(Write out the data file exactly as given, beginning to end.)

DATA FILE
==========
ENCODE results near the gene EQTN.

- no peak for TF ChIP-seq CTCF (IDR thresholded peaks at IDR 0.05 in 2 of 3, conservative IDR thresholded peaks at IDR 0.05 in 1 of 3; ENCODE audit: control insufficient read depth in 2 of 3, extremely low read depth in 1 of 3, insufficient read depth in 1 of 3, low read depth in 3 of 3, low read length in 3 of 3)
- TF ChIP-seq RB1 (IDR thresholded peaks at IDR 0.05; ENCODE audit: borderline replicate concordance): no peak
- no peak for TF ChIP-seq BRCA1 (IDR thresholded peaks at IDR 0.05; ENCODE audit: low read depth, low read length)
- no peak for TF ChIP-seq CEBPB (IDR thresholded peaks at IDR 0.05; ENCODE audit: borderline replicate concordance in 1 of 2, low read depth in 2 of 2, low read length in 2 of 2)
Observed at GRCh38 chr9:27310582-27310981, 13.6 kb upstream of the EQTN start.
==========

ENCODE results near the gene EQTN.

- no peak for TF ChIP-seq CTCF (IDR thresholded peaks at IDR 0.05 in 2 of 3, conservative IDR thresholded peaks at IDR 0.05 in 1 of 3; ENCODE audit: control insufficient read depth in 2 of 3, extremely low read depth in 1 of 3, insufficient read depth in 1 of 3, low read depth in 3 of 3, low read length in 3 of 3)
- TF ChIP-seq RB1 (IDR thresholded peaks at IDR 0.05; ENCODE audit: borderline replicate concordance): no peak
- no peak for TF ChIP-seq BRCA1 (IDR thresholded peaks at IDR 0.05; ENCODE audit: low read depth, low read length)
- no peak for TF ChIP-seq CEBPB (IDR thresholded peaks at IDR 0.05; ENCODE audit: borderline replicate concordance in 1 of 2, low read depth in 2 of 2, low read length in 2 of 2)
Observed at GRCh38 chr9:27310582-27310981, 13.6 kb upstream of the EQTN start.